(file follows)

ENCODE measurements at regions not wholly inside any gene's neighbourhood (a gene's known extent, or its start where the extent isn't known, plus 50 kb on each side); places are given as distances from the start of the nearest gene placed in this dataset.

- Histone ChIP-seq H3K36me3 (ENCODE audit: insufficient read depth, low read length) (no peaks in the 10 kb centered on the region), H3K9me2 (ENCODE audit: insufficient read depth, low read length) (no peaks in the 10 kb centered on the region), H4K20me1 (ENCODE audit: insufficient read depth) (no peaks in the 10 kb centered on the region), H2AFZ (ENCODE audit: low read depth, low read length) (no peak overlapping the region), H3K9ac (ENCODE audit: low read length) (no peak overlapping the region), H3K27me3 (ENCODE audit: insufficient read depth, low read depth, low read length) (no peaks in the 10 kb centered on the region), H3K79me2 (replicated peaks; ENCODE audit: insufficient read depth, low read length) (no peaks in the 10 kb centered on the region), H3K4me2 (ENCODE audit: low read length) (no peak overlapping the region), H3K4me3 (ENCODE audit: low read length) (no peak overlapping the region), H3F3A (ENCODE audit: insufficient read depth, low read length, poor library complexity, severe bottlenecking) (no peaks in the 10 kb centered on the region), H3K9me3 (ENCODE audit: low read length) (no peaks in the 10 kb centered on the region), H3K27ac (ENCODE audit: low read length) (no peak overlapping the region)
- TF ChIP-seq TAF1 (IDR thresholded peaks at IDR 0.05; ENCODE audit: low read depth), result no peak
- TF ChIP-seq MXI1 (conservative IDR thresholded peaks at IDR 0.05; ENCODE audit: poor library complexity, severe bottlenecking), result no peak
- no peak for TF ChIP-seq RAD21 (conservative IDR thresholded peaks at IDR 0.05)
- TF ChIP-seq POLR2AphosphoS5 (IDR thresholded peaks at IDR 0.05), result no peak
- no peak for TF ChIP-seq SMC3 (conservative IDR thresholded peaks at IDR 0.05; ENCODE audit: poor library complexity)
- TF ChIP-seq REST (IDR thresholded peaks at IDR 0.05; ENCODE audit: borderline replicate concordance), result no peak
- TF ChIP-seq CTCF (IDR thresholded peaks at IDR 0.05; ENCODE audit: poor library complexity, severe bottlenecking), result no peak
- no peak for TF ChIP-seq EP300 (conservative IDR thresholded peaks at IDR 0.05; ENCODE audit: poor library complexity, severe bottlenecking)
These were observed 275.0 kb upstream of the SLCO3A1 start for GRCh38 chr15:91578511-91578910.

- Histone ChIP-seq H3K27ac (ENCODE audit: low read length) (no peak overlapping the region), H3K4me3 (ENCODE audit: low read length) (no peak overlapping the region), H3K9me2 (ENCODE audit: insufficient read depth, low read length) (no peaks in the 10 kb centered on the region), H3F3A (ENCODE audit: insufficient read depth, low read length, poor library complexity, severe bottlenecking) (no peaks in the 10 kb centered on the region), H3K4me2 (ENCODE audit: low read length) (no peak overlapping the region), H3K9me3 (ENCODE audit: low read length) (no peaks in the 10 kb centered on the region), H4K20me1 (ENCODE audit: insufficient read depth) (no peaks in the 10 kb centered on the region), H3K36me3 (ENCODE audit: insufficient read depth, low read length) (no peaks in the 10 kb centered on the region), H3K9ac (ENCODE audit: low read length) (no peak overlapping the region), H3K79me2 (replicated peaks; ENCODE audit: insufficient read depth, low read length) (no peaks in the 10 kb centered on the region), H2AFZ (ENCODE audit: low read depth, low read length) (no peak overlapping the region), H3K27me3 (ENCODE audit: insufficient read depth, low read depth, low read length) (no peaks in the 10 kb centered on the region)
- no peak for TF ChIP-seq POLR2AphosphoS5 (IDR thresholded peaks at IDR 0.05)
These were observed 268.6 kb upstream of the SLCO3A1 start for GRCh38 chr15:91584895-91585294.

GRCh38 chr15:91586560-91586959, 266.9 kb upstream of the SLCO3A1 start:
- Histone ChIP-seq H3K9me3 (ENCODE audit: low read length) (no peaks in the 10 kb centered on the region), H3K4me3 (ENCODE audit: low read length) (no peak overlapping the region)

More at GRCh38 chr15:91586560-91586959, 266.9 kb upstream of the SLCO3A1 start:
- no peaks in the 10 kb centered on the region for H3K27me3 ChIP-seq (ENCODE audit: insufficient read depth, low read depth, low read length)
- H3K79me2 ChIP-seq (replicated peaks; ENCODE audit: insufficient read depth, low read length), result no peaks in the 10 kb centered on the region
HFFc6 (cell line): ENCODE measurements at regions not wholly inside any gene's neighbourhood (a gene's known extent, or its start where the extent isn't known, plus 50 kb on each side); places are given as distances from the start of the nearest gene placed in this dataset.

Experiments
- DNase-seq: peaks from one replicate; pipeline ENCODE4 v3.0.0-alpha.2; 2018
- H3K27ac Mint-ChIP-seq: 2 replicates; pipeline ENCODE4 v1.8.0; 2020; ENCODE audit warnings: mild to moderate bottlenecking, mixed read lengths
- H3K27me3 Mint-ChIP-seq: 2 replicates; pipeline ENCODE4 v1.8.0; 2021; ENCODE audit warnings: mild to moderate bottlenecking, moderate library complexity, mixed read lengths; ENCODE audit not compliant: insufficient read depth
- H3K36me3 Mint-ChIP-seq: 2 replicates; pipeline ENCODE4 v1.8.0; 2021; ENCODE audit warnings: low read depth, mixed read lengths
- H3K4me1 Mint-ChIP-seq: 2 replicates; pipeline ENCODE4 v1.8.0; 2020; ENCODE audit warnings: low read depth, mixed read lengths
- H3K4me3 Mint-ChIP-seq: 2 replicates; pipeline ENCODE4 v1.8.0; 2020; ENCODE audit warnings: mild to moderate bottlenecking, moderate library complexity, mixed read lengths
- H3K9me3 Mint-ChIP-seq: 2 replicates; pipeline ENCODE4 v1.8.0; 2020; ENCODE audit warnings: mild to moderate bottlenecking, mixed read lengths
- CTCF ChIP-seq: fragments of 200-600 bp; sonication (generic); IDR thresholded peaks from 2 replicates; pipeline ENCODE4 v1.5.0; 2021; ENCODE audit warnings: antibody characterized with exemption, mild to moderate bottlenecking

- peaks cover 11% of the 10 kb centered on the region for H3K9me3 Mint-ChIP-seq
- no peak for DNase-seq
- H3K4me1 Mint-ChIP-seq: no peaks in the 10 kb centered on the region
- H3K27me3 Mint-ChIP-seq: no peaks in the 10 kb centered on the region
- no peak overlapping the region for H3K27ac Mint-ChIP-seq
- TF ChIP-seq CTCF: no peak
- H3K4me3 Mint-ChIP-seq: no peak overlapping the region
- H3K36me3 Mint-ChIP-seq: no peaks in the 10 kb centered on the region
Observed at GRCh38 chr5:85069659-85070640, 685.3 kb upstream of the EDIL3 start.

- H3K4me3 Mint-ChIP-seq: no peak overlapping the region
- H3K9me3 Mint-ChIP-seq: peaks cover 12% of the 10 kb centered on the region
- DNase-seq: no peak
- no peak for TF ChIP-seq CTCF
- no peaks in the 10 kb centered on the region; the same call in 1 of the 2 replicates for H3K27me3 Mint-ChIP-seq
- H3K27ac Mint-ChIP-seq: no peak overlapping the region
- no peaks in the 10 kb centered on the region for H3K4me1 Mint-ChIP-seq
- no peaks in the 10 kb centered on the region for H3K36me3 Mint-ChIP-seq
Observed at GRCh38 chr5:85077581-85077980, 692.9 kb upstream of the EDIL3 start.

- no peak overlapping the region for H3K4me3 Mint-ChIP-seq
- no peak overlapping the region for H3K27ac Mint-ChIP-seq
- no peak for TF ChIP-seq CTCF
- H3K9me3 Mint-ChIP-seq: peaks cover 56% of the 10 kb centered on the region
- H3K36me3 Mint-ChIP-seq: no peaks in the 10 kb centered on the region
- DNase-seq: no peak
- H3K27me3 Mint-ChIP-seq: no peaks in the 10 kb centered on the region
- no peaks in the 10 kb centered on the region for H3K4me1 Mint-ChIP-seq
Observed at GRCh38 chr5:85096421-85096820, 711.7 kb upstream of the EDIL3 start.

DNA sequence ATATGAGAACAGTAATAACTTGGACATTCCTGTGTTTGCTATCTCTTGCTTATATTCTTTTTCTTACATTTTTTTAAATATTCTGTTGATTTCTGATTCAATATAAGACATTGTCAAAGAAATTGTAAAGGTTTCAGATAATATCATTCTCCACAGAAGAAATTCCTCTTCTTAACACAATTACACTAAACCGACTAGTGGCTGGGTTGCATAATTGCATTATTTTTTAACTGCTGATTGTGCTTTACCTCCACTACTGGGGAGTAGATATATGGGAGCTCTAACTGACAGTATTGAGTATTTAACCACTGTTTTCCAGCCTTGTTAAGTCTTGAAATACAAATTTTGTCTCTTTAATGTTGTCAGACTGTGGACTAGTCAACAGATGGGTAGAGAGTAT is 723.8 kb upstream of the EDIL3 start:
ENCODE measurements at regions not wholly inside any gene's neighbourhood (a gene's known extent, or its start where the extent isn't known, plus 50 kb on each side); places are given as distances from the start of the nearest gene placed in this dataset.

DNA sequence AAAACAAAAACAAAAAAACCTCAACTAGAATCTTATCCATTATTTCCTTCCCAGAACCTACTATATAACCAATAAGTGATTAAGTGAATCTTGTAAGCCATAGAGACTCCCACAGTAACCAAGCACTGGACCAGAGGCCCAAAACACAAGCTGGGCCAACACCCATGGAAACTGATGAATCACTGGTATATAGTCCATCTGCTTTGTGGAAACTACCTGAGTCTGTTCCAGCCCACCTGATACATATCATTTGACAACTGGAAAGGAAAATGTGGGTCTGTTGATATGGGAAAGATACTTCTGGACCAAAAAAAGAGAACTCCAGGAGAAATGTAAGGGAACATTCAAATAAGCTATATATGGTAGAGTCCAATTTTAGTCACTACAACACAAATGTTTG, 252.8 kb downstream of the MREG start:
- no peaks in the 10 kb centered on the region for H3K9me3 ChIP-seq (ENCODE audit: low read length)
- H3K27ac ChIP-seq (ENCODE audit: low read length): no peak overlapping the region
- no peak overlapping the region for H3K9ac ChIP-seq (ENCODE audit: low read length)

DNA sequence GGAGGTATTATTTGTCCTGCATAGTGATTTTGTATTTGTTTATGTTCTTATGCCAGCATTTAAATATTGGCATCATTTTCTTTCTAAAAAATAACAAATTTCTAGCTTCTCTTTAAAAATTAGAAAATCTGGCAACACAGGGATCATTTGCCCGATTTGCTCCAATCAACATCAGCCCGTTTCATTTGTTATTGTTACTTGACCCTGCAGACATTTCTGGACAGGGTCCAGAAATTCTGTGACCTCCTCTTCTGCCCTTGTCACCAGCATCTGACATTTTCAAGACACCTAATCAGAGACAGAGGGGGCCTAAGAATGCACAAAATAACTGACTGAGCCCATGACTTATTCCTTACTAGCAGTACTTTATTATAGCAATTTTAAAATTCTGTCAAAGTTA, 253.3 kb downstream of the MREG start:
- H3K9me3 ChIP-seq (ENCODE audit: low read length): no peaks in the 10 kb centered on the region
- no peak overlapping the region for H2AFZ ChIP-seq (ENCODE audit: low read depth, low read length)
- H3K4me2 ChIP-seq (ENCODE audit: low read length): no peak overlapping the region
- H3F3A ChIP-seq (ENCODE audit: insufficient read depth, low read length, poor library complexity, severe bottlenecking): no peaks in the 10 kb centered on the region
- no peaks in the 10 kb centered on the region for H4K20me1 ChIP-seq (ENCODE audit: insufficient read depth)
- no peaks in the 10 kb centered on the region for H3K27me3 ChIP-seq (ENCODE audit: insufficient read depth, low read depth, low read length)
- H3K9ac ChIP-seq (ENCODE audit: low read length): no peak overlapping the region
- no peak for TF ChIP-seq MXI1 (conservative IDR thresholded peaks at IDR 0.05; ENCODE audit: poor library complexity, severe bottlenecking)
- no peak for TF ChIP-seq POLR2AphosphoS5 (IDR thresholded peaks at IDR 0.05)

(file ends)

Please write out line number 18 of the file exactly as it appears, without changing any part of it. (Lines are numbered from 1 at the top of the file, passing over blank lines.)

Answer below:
- no peaks in the 10 kb centered on the region for H3K27me3 ChIP-seq (ENCODE audit: insufficient read depth, low read depth, low read length)